09 Financial Accounting 3: Determinants and consequences of financial reporting attributes (FAR3)

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    Number of Numbers: Does Quantitative Disclosure Reduce Information Risk?
    ( 2021) Campbell, John ; Zheng, Xin ; Zhou, Dexin
    Theoretical research argues that numbers convey more precise information than words. Based on this work, we hypothesize that when managers provide disclosure with a greater proportion of quantitative information, information risk will decrease and firm value will increase. We offer three main findings. First, after controlling for the cash flow news in earnings conference calls, we find a positive association between the extent of hard information (i.e., numerical disclosure) and short-window stock returns around the call. This result suggests that information risk decreases when managers provide greater numerical disclosure. Second, we find that this positive association is larger when firms’ information environment is otherwise poor. Finally, we find that this positive association is larger when uncertainty about firm performance is higher (i.e., when the firm issues a negative earnings surprise). Overall, our results suggest that investors react to the extent of hard information (i.e., numerical disclosure) in earnings conference calls.
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    Does Lower Timely Loss Recognition Reflect Managers' Favorable Private Information?
    ( 2021) Feng, Ivy ; Kimbrough, Michael ; Cao, Yi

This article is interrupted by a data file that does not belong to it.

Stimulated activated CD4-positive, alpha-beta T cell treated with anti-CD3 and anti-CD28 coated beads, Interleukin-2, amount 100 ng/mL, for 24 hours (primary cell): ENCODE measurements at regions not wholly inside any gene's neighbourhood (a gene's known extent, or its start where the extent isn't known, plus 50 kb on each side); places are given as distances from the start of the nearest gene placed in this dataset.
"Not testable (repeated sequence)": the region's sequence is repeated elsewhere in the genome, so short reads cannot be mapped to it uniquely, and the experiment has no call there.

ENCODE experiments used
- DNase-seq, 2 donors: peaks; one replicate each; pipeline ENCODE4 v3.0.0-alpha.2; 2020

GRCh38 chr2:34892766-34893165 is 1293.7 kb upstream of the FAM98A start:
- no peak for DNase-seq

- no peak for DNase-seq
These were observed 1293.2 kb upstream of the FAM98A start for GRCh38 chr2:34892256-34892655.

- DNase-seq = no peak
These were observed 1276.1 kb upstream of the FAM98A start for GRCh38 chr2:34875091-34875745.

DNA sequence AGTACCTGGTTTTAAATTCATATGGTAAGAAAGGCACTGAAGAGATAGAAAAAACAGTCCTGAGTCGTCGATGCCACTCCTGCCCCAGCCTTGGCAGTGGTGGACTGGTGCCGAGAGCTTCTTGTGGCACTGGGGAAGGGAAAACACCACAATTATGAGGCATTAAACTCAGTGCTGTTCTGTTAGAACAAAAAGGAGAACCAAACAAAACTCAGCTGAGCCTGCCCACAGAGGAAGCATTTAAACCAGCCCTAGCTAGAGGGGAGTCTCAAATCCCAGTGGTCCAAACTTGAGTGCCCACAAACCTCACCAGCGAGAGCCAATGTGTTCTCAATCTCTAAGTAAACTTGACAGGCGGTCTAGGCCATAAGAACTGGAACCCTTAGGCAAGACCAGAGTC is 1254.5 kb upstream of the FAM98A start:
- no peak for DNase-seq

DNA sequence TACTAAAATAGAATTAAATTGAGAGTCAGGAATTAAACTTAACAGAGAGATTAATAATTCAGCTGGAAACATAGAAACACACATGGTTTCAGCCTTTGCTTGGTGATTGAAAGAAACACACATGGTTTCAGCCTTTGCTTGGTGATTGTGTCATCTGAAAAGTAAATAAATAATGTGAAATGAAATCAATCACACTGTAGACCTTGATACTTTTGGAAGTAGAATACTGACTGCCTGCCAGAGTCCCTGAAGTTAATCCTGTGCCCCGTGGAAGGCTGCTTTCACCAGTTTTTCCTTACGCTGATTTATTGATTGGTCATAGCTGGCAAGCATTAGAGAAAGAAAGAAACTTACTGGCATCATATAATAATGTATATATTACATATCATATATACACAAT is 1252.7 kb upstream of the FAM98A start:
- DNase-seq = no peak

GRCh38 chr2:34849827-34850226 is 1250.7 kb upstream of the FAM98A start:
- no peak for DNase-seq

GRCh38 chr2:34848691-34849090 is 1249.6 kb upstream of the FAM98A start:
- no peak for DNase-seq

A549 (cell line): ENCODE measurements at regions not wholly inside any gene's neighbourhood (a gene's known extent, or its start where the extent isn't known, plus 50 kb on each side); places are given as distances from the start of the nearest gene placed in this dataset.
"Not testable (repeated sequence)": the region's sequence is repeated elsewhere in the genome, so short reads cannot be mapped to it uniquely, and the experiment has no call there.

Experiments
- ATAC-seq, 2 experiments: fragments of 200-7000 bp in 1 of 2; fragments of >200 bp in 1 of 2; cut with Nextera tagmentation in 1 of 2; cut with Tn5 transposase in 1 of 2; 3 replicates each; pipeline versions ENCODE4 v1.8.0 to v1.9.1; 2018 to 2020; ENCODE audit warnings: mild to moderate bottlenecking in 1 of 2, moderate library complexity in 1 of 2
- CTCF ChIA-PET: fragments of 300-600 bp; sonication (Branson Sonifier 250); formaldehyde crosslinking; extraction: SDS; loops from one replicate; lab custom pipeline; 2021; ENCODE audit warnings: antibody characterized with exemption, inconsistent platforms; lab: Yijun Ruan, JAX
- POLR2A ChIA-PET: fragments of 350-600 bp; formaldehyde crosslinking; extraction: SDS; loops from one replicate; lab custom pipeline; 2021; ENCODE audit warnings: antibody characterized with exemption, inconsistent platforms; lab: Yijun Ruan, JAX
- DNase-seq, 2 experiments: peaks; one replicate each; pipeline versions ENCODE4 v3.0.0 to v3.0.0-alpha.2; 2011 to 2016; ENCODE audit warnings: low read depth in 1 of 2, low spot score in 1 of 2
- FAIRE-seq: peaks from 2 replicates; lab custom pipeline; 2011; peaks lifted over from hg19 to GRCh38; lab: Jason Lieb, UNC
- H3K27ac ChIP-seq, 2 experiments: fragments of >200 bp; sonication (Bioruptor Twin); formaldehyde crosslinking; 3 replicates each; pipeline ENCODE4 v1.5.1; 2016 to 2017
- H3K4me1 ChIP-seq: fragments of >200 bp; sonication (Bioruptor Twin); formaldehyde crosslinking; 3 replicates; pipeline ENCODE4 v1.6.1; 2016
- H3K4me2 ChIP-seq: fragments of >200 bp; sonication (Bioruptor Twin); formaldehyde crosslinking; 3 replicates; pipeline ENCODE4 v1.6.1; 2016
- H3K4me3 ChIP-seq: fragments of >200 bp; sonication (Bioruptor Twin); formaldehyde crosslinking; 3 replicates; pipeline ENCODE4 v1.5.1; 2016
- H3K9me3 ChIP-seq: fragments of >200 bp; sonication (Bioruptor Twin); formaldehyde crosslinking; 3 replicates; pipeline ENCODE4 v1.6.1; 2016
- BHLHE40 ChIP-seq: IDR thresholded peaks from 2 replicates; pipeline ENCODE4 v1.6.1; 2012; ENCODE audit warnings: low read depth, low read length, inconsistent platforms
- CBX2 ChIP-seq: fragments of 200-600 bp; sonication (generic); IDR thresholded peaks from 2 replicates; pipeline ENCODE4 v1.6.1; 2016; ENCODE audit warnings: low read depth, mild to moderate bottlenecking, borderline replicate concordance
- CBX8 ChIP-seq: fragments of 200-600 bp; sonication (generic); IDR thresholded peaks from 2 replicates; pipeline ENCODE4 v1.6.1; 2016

A manager may choose not to record the full extent of bad economic news reflected in negative stock returns (i.e. a manager may exercise low timely loss recognition) if she believes she has private information that justifies a more favorable outlook than the stock market’s pessimistic outlook. Researchers often interpret the resulting deviations between earnings and stock returns as distortions in earnings. However, if managers' more favorable view is correct, earnings will more closely reflect the changes in fundamental value even as they become less aligned with stock returns. In other words, greater deviations between earnings and returns may actually be consistent with more rather than less transparent earnings. We test this possibility using a sample of firm years with negative annual returns. Using future returns as the proxy for the public revelation of managers’ favorable private information, we find that future returns offset current negative returns to a greater extent when managers exercise lower levels of timely loss recognition. Equivalently, we document a negative association between future returns and the portion of implied losses in current negative returns that managers do not recognize. This negative association is stronger when it is more likely that managers have private information. The association is also stronger when managers face higher disclosure costs that prevent full disclosure of their favorable private information. We also find that only a relatively small portion of unrecognized implied losses is recognized in earnings during the subsequent three years. These findings indicate that the traditional explanation for misalignments between earnings and negative stock returns as being due to delayed recognition of economic losses is only partial. Such misalignments are also due to managers’ use of appropriate discretion to include favorable private information in earnings.